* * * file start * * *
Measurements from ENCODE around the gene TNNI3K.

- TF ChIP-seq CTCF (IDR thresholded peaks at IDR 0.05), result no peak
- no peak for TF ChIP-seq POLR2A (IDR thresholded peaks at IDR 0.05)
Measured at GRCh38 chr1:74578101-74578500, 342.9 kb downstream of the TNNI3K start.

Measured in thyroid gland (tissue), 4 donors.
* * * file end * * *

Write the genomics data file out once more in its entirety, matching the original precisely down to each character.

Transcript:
Measurements from ENCODE around the gene TNNI3K.

- TF ChIP-seq CTCF (IDR thresholded peaks at IDR 0.05), result no peak
- no peak for TF ChIP-seq POLR2A (IDR thresholded peaks at IDR 0.05)
Measured at GRCh38 chr1:74578101-74578500, 342.9 kb downstream of the TNNI3K start.

Measured in thyroid gland (tissue), 4 donors.